The international environment

Quarterly Bulletin 1992 Q4
Published on 01 December 1992
  • Growth of the world economy remains modest at around 1½% a year. The US economy has continued to expand, but relatively slowly. In Japan, growth has slipped back further. The slowdown in Germany, and tight monetary policies, have contributed to generally slower growth in Europe.
  • Inflation among the major six economies was essentially unchanged in the third quarter at 3%-3½%; inflationary pressures remain subdued in most countries.
  • Monetary policies are still divergent. In the United States and Japan, monetary policy was loosened further during the third quarter. In Germany, monetary policy remains tight despite the 25 basis point cut in the Lombard rate in September.
  • Continued high German interest rates, together with speculation regarding the prospects for EMU in the run-up to the French referendum on the Maastricht treaty, led to unprecedented strains in the ERM in September. The lira was devalued and then suspended, at the same time as sterling, from the mechanism. The peseta was also devalued and exchange controls were temporarily introduced.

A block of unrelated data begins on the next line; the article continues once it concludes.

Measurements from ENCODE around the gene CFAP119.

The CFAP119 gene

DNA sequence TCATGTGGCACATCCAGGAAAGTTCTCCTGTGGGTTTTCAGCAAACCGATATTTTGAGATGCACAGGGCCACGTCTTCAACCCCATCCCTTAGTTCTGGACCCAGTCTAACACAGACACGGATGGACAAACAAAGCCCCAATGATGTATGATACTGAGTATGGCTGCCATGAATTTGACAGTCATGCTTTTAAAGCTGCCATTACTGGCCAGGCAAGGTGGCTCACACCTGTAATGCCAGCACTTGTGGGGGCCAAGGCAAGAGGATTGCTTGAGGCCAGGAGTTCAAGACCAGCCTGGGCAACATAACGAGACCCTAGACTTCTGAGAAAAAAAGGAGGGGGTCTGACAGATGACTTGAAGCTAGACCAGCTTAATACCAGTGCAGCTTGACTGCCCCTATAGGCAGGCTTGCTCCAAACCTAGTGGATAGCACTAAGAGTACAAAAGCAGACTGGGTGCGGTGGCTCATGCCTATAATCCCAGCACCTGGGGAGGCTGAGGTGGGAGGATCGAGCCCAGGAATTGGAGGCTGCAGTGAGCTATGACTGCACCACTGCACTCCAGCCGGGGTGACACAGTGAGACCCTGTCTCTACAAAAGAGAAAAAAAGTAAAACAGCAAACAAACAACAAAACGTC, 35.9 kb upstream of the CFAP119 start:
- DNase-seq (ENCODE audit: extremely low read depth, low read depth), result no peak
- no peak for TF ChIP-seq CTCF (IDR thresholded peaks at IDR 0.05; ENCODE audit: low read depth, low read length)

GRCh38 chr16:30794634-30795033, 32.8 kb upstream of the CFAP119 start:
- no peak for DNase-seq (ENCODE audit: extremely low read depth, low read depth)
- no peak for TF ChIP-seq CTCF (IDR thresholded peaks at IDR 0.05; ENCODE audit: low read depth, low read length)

• The differential between US and German short-term interest rates widened over the summer months. This, and expectations of a further widening, caused the deutschmark to strengthen further against the dollar. The interest differential has since narrowed, however, and the dollar strengthened in October. The yen strengthened with the Japanese Government's policy announcements in August and with the increased uncertainty surrounding ERM currencies.
  • Japan responded to the continued slowdown in its growth with the announcement of a ¥10.7 trillion fiscal package. Italy and Spain have restrictive budgets in the face of slowing economies.

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